Check this out: Lack of education is not the reason people are
overweight! GAAASSPPP! What did I say? What? Controversy!
If you haven't noticed, the amount of overweight people in the
United States has dramatically increased in the last two decades.
Hmm. Why? Is it because they haven't gotten on the bandwagon of the
paleo diet because they're still scared of the high fat and
cholesterol consumption? Do they just have bad information about
diets? Or is it something more?
Most people assume people just need to be more "educated" to
become healthy or lose fat or build muscle--a belief that's so
deeply held, it's become an invisible script in society. "Ah, if we
just educate these fat people and show them a calorie chart,
they'll wake up from their uncontrolled and overzealous binging and
realize the critical importance of eating less!"
Wrong, wrong, wrong!
As Clotaire Rapaille wrote in his terrific book, The Culture
Code: "Years ago, Tufts University invited me to lecture
during a symposium on obesity… Lecturer after lecturer offered
solutions for America's obesity problem, all of which revolved
around education. Americans would be thinner if only they knew
about good nutrition and the benefits of exercise, they told us.
Slimming down the entire country was possible through an aggressive
public awareness campaign…
"When it was my turn to speak, I couldn't help beginning with an
observation. 'I think it is fascinating that the other speakers
today have suggested that education is the answer to our country's
obesity problem,' I said. I slowly gestured around the room. 'If
education is the answer, then why hasn't it helped more of
"There were audible gasps in the auditorium when I said this,
quite a few snickers, and five times as many sneers.
Unsurprisingly, Tufts never invited me to lecture again."
We already "know" we need to exercise more, eat healthier,
control our sugar intake, and maintain our hydration. So why don't
That matrix--the difference between what we KNOW and what we
actually DO--is where I think the true questions of change need to
be asked and answered.
Short answer: When it comes to changing human behavior and
getting results, implementation trumps information.
Stay tuned for next week's blog as we explore topics I've
coined: Age of Implementation and Habitual Evolution and how they
can help us change our health care problems in the country.
I propose a goal for myself: By the time I graduate to interview
extremely healthy and successful people and study what habits they
implemented into their lives to 'build in' health without even
thinking about it.
Lose 14 lbs. in 10 days. Lose that Waist. Burn the Fat. The Fat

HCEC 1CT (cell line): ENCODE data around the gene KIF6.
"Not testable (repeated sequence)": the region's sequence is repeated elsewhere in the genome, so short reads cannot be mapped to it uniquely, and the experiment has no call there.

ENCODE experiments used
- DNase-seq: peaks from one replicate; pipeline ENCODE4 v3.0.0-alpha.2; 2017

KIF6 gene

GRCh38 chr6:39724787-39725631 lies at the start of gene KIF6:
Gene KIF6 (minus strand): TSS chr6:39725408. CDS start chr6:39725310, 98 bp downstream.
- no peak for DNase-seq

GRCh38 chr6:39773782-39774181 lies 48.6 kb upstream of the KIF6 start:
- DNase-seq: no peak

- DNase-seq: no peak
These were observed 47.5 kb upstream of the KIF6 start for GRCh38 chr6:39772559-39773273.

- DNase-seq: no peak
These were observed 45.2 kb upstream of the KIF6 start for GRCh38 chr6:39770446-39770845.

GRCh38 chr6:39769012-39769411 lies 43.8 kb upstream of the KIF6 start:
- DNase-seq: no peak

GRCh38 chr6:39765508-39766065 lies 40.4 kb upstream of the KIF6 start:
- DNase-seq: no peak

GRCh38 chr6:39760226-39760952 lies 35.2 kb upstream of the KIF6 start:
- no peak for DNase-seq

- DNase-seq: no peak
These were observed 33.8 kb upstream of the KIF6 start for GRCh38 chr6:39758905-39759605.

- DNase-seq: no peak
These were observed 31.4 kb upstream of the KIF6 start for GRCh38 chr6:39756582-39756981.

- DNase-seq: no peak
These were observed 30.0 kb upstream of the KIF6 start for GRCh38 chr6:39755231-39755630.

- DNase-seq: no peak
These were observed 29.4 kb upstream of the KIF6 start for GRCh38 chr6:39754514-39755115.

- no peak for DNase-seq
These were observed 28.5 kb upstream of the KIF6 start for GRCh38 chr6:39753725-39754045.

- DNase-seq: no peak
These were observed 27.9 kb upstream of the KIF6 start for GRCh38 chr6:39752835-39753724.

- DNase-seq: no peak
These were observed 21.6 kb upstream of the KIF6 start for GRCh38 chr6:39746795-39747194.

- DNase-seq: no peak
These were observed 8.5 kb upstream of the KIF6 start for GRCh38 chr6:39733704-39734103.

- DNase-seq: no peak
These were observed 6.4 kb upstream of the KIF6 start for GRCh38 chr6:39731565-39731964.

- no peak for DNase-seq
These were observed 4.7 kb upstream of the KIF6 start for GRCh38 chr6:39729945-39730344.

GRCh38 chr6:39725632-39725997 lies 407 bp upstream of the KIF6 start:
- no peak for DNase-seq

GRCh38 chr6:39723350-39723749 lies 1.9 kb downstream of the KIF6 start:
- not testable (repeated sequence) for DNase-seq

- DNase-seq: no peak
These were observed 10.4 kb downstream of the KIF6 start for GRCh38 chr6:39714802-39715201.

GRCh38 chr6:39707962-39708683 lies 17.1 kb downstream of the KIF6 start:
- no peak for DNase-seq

Loss Secret. The Fat Miracle, Bla Bla Bla...Don't they sound
ridiculous? Granted, they aren't real titles (well maybe) but
nearly every month there's a new 'DIET' promising the new 'SECRET /
DISCOVERY / INNOVATION' to those stuffed white adipocytes (fat
cells). Melt Fat Away! Get those Sexy Abs! Tone that Beautiful
What the heck? And the weirdest thing, PEOPLE BUY THESE.
Seriously, look at the top 100 best sellers. Why do people fall for
this stuff? First guess, they need to lose weight and the other
books didn't work. Second guess, because they have BAD
information/education on how/why weight gain happens.
I've read A LOT of health books, a scary number of them, which
is why I can make a claim like, "How to read all of B&N in 5
So... how do you reduce the irreducible? First, start compiling
the similarities. Cut out the hundreds of pages that are basically
retold in a different enlightening voice. (Note: you should read a
couple, but after the first few you realize most of the new books
are rehashing the same stuff in a new way--in order to sell books.
They don't call it best writers or best researchers; they call them
best SELLERS.) Then, test out what works and what doesn't. This
last option is tricky if you haven't self-experimented or
researched as much as I have, but that's why I'm here!
The Top 5 Health Tips
Pretty standard, huh? I saved you 1,000 hours of reading. You're
Welcome. Of course, if you're interested in learning more I would
be remiss in not telling you the biggest book bang for your reading
Biggest Book Bang
Those will cost you about 30 bucks and will give you more
information per page/time invested than any nutrition class I've
From National: Not too much on the class front this week as we
enjoy that awkward week between the end of midterms and the start
Peace Out Cub Scout,
Recently, I attended a seminar given by a DC and a PhD who
specializes in behavioral breathing therapy. The seminar was ultra
cheap ($25) so my friends and I thought it would be good info.
The first hour and a half was great as we learned about
hypocapnia and its many "hidden" clinical manifestations.
Essentially, it's a fancy word for over-breathing or
hyperventilation and the physiologic ramifications of not having
enough CO2 in your blood.
Not enough CO2? But oxygen is the gas of life and carbon dioxide
is poison! Why would you want MORE? Well, for all our sakes I'm
going to skip the lung physiology because it's both dry and boring.
What you need to know is that not having enough CO2 in the blood
can alter the pH balance of the blood and actually DECREASE the
amount of oxygen that gets to the tissues. Despite commonly held
wisdom, the number of breaths you take has nothing to do with the
CO2 levels in your blood. In fact, at the seminar we measured all
sorts of people on this special CO2 machine and found that
sometimes 20 breaths per minute can be better than 5 breaths per
minute--it all depends on the person.
So how do you know if you're doing it correctly? More often than
not, you'll feel like you can't get enough air, you get headaches
easily, feel dizzy or nauseous, and fatigue easily. Those are the
most common complaints. Other clinical complaints that have ties
with hyperventilation are chronic asthma, migraines,
So what does this have to do with chiropractic? To be honest, a
little more than I had thought. However, we probably won't have one
of those machines in our office and we probably won't be doing
breathing behavioral assessments but when it comes to restoring
proper breathing mechanics we can do a world of good. Activating
proper diaphragmatic breathing will greatly improve your breathing
habits so that you breathe more into your core (belly breathing),
instead of using your secondary breathing muscles (SCM, scalene,